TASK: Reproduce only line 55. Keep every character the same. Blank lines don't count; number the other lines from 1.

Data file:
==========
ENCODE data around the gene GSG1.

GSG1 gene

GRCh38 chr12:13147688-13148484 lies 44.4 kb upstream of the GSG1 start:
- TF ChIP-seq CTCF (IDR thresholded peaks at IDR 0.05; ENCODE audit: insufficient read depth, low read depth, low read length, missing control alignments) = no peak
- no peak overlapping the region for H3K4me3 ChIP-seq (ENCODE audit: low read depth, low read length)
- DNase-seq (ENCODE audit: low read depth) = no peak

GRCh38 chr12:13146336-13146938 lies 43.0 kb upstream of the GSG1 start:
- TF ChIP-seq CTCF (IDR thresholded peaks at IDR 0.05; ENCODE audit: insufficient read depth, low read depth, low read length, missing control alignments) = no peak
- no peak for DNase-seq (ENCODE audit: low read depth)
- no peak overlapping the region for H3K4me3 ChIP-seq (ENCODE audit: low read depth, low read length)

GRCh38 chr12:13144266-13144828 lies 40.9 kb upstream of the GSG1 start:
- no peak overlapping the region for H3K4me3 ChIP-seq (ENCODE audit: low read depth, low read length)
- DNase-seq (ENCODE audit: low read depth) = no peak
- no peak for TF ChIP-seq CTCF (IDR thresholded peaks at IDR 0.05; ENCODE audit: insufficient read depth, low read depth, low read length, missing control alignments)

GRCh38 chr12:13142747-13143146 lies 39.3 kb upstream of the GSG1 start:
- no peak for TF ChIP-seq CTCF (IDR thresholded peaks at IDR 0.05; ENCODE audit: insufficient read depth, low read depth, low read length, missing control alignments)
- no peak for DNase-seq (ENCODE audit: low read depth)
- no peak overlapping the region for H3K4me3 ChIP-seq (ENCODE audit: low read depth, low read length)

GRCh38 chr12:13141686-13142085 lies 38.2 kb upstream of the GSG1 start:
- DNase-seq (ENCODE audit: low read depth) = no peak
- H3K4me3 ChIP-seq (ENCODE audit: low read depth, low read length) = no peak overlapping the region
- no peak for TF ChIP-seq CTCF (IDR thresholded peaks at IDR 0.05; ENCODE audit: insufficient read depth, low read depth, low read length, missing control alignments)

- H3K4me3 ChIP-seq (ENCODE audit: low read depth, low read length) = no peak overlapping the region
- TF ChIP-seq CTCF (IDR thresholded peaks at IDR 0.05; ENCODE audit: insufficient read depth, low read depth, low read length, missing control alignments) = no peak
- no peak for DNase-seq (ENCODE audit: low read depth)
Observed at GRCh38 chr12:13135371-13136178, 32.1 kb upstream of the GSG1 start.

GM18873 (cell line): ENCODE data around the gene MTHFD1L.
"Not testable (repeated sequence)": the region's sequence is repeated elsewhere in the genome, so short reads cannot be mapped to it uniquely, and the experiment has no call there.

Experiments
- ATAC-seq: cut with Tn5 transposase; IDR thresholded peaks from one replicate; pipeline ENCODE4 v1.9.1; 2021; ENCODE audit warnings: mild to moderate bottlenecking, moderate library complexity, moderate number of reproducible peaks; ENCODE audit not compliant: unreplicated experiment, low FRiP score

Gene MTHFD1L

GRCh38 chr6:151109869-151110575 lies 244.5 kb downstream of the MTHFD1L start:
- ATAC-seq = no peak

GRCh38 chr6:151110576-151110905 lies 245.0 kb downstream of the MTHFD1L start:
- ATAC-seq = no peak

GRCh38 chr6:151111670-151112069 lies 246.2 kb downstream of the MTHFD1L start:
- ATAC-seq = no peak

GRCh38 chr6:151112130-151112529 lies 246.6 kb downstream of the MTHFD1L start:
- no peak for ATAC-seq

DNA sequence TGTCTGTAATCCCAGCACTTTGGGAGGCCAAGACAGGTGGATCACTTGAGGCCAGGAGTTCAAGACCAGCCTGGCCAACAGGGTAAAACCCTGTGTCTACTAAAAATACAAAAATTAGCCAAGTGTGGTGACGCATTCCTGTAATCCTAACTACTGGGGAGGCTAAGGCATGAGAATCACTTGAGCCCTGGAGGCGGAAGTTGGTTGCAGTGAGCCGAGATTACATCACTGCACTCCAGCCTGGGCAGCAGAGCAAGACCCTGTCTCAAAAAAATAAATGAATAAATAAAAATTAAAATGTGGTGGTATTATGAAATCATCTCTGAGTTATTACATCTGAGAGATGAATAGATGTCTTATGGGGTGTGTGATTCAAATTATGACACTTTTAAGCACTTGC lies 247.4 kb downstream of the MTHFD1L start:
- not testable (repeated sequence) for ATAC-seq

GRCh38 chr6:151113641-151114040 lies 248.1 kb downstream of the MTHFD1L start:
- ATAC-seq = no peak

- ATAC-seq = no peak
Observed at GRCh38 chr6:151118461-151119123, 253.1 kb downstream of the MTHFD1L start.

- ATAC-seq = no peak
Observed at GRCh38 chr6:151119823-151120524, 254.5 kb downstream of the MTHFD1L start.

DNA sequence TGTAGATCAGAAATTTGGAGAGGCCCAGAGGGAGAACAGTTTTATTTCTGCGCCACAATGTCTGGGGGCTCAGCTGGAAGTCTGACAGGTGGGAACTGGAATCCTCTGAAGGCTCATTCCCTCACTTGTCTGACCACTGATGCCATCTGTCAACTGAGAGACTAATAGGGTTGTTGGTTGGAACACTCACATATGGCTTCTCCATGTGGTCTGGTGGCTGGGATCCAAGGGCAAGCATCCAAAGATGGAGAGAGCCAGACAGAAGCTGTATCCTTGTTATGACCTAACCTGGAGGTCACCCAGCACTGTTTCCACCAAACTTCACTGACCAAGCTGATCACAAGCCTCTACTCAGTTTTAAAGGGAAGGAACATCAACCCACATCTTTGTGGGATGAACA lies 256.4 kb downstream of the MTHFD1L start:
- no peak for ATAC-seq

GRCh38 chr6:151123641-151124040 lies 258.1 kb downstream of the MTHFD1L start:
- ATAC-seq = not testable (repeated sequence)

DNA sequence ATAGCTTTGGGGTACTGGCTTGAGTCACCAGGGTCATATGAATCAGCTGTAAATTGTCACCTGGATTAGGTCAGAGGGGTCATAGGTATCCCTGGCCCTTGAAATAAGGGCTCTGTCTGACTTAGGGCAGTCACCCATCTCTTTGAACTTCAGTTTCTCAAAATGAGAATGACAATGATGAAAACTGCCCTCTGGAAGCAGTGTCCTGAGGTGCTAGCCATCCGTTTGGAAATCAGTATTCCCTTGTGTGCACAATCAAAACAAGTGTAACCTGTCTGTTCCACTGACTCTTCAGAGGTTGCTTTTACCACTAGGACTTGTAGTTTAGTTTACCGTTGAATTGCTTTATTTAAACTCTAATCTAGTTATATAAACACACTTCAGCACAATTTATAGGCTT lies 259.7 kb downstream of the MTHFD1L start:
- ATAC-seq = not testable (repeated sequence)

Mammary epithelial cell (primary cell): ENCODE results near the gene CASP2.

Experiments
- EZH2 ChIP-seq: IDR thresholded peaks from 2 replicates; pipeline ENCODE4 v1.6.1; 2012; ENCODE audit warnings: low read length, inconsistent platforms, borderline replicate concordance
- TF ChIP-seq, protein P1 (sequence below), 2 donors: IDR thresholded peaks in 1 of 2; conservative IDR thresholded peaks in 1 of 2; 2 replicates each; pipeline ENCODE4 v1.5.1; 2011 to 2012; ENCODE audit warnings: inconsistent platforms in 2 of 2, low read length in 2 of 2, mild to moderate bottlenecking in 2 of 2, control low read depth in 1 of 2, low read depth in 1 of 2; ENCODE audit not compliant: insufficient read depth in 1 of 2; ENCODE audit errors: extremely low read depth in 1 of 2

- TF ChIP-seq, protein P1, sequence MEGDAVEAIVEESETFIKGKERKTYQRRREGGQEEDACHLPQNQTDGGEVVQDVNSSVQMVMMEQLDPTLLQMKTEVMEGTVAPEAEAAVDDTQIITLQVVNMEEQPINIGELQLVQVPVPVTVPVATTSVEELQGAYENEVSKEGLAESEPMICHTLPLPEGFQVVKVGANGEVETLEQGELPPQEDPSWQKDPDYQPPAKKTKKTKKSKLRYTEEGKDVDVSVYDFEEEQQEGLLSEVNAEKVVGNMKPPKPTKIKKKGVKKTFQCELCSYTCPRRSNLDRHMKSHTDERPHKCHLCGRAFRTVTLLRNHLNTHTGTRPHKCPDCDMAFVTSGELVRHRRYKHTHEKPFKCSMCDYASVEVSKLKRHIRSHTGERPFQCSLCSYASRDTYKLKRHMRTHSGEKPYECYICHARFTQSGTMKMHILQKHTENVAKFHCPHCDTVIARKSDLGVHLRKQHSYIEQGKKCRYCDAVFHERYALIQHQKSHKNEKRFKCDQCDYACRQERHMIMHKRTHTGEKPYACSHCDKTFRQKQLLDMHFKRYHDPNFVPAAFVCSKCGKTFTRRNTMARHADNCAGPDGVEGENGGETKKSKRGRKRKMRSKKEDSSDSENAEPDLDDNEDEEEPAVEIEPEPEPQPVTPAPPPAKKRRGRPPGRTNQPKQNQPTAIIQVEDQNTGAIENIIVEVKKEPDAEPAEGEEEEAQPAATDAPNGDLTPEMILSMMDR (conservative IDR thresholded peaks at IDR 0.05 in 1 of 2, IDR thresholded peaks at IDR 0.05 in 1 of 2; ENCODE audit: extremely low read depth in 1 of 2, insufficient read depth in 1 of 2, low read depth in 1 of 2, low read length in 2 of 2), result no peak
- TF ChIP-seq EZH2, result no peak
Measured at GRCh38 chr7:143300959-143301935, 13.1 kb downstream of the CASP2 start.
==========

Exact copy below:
Experiments